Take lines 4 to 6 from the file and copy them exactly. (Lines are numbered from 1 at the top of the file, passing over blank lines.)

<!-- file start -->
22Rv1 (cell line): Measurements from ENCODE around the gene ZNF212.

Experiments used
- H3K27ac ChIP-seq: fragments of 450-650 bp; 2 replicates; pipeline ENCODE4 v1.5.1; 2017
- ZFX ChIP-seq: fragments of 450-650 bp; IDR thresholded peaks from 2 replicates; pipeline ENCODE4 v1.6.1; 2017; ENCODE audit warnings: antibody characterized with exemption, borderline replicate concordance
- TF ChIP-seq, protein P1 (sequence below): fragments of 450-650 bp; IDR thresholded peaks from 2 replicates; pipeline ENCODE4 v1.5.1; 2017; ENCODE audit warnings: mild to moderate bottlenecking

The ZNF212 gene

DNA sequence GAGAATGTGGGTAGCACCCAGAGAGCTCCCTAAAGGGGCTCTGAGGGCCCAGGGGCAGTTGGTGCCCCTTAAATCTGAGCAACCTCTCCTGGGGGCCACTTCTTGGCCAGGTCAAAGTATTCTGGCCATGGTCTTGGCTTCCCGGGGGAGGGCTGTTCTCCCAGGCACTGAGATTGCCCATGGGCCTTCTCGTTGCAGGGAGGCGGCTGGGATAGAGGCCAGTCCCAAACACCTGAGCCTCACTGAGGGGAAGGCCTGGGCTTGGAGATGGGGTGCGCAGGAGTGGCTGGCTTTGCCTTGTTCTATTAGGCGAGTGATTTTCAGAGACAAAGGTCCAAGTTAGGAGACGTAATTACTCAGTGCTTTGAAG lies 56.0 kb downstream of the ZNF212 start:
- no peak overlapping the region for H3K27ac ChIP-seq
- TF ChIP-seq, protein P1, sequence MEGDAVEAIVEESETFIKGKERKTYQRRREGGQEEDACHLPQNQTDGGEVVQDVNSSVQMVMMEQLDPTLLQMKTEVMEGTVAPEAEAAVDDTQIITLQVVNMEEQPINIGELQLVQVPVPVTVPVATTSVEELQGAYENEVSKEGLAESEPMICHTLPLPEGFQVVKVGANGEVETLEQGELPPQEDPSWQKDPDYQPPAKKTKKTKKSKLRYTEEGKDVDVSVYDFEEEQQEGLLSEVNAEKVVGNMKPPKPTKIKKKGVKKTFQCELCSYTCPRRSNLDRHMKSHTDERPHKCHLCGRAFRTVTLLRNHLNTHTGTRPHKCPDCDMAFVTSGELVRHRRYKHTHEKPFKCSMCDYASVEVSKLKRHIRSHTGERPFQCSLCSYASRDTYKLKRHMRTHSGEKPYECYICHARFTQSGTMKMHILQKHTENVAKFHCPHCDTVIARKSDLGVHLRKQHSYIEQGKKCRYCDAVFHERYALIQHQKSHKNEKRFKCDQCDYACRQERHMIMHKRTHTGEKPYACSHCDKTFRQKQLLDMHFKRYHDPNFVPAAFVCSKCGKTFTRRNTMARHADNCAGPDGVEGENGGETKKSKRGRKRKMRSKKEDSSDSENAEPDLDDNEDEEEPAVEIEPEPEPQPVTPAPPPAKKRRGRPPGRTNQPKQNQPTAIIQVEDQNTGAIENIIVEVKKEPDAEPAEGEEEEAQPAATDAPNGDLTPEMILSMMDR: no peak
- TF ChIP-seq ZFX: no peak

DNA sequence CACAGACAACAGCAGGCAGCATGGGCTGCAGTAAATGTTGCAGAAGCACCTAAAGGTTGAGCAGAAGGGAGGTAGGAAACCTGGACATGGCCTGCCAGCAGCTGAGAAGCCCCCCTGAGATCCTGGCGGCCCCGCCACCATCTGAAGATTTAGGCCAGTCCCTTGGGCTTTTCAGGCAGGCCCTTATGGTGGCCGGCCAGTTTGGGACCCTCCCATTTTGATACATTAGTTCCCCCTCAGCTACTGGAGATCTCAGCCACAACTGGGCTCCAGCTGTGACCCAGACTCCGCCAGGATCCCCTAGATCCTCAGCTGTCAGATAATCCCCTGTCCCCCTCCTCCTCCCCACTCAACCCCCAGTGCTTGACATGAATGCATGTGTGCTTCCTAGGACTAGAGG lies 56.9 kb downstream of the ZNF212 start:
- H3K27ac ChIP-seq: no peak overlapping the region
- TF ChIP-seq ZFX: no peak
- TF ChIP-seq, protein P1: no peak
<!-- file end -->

- ZFX ChIP-seq: fragments of 450-650 bp; IDR thresholded peaks from 2 replicates; pipeline ENCODE4 v1.6.1; 2017; ENCODE audit warnings: antibody characterized with exemption, borderline replicate concordance
- TF ChIP-seq, protein P1 (sequence below): fragments of 450-650 bp; IDR thresholded peaks from 2 replicates; pipeline ENCODE4 v1.5.1; 2017; ENCODE audit warnings: mild to moderate bottlenecking

The ZNF212 gene